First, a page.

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Groupon's eclectic CEO Andrew Mason is fighting for his job, and his company is fighting for its life.
One of the fastest growing companies ever, the daily deals behemoth's decline is happening faster than its rise, creating an interesting spectacle that will one day be ideal fodder for MBA students, if it isn't already.
Coupons have always been a key advertising tool used to drive consumers into stores, but the online deal space is still somewhat new in Australia.
To better understand the daily deal industry, online competitions aggregator competitions.com.au has put together an interesting infographic which attempts to show the current state of the industry and where it might be headed.
While daily deals giant Groupon deals continues to struggle with being a publicly-traded company, its biggest competitor, Amazon-backed LivingSocial, continues to try to prove that the daily deal model is viable when done right.
One of the biggest challenges in doing that is getting daily deal customers to return to the merchants that lured them in with a bargain.
Indeed, much of the criticism that has emerged around the daily deal model is that many if not most daily deal customers hop from business to business in search of the best deal. In the worst cases, this leaves some merchants with losses they can ill-afford.
The daily deals industry has emerged from nowhere to become worth £6bn in Britain after just a few years.
Groupon and LivingSocial are arguably the market leaders in the UK, as consumers clamour for discounts and offers on anything from a haircut to a three-course meal.
But, as was inevitable for a sector that experienced such rapid growth, it's seen its fair share of negative headlines.
Groupon's woes with the OFT, plus an 'accounting error' accounting for a 17% drop in share price this week are just two examples.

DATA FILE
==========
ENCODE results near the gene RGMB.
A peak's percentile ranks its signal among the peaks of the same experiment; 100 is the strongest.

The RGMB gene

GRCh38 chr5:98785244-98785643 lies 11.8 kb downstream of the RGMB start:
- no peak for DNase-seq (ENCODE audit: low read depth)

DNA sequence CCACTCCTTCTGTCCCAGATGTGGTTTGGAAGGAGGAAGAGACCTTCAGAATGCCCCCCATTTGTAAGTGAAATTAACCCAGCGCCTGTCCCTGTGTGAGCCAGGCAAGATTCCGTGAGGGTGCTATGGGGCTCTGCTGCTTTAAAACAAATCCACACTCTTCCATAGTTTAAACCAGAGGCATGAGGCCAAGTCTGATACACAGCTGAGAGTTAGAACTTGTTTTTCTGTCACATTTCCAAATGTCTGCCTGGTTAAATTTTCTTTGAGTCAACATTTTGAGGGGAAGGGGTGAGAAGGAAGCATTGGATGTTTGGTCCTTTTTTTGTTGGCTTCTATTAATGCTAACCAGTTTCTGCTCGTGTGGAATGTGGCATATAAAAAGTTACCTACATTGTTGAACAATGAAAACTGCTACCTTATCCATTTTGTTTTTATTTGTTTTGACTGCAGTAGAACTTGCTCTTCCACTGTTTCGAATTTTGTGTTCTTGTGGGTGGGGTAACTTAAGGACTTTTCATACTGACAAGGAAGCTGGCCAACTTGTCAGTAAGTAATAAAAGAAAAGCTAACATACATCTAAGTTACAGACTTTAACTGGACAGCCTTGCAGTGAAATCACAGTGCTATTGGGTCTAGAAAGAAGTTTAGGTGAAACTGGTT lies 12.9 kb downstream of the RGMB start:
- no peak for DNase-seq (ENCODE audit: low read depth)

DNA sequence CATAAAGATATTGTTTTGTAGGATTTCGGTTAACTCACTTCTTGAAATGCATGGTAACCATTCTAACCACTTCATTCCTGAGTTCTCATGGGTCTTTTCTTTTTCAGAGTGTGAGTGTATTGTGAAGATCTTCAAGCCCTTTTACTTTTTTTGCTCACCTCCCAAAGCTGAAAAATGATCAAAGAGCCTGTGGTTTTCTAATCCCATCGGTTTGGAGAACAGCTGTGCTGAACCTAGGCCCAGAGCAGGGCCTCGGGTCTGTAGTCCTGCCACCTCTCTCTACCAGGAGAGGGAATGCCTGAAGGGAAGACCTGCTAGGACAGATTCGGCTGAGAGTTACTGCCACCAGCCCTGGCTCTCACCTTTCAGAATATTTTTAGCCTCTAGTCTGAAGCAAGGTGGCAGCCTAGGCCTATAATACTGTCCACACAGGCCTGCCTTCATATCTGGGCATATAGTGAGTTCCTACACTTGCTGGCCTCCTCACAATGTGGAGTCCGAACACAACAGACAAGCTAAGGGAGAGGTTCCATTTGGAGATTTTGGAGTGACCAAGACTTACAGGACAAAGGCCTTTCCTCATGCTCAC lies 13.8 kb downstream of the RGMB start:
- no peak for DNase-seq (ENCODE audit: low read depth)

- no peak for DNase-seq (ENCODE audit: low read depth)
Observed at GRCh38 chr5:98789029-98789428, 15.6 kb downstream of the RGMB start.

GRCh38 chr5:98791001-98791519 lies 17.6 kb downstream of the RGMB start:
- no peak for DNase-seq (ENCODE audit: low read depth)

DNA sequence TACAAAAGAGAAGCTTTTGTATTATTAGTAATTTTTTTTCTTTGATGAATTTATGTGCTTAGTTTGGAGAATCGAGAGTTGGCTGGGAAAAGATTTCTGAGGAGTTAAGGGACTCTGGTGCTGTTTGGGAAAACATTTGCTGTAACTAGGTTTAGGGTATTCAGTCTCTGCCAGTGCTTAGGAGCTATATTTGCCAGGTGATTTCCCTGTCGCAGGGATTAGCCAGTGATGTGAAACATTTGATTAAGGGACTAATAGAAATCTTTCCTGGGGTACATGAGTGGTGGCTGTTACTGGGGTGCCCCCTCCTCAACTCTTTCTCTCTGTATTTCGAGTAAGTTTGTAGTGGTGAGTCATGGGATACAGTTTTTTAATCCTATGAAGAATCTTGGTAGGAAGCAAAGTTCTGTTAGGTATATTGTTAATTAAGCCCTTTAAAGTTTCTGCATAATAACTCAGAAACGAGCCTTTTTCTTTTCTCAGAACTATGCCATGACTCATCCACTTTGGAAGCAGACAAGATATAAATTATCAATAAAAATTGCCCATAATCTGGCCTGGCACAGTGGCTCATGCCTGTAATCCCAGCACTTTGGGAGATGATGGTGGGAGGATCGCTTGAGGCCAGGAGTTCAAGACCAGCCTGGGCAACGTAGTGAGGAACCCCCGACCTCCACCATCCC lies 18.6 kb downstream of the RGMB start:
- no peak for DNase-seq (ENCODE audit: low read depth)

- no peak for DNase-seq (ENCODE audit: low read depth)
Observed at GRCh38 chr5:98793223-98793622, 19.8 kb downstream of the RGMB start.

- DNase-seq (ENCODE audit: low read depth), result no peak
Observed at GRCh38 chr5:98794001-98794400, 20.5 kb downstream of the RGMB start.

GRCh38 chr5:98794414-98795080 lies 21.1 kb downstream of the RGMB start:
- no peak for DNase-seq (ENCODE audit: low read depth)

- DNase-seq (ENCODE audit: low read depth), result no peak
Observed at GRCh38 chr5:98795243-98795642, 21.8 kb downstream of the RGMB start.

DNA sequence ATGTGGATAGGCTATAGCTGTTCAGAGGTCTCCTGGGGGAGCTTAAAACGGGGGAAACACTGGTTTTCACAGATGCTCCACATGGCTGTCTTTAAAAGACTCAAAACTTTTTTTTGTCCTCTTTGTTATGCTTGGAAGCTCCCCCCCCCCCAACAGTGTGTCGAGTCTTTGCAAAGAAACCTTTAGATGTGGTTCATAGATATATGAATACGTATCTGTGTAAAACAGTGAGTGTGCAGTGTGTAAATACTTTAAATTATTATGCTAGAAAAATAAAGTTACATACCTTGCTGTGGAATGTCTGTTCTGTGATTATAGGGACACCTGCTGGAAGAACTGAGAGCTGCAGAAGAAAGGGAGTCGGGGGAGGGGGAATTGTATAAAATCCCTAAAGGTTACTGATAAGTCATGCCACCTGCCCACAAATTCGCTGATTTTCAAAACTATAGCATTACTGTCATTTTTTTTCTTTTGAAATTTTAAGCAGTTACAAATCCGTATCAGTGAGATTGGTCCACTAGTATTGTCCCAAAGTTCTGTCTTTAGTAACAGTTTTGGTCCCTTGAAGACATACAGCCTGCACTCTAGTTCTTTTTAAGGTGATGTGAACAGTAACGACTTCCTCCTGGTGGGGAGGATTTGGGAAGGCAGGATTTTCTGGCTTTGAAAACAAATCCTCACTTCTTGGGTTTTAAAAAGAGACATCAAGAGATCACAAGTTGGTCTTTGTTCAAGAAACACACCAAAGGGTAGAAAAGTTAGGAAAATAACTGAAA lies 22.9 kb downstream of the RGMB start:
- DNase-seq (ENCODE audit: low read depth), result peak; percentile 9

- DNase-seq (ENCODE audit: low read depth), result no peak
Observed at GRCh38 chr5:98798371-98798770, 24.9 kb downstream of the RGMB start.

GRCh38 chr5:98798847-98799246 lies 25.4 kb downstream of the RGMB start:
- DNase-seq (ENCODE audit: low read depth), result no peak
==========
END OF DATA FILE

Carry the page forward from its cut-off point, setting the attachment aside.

Amazon sold 1m daily deals vouchers in 17 hours yesterday through its AmazonLocal offers site, raising questions about the future of its strategic partner Living Social.
The e-tailer sold out of vouchers that offered a $10 Amazon giftcard for $5, presumably clocking up a huge number of new members as a result.
In January last year Living Social sold 1.4m $10-for-$20 Amazon gift cards, so Amazon already knew the tactic would work.
There are a lot of skeptics when it comes to whether merchants should use group buying sites like Groupon.
For good reason too: there are enough horror stories to demonstrate that heavy discounting and lots of customers can be a really, really bad combination.
But the viability of group buying sites themselves is increasingly called into question. Groupon, the 800 pound gorilla of the space, went public last year, giving everyone a glimpse into is finances. Finances which showed lots of revenue but heavy losses.
Ritesh Patel is renowned as a marketer specializing in pharma. But today, we ask him about the lessons in digital marketing an up-market Indian restaurant.
Group buying websites, popularized in large part by Groupon and LivingSocial, is one of the hottest markets on the consumer internet right now. As a result, established businesses and entrepreneurs have flooded the space, hoping to capture a little piece of the action.
Despite the fact that online group buying is now generating billions of dollars per year in sales globally, some believe that market is overhyped and, more importantly, unsustainable.
According to a report by BIA/Kelsey, in just a few short years, consumer spending on 'daily deals' like those offered by Groupon and LivingSocial could reach $6bn.
So it's no surprise that the concept has been commoditized and everyone is jumping on the daily deal bandwagon. Take for, instance, major publishers like the New York Times which is launching its own daily deal service called TimesLimited.
Yesterday, group buying service LivingSocial, which recently raised $175m in investment from Amazon, created quite a stir when it sold more than a million $20 Amazon gift cards for $10.
Not surprisingly, the frenzied buying only prompted more discussion about the group buying market, which is already one of the hottest on the consumer internet.
But behind the buzz, are cracks in the group buying model becoming more prominent?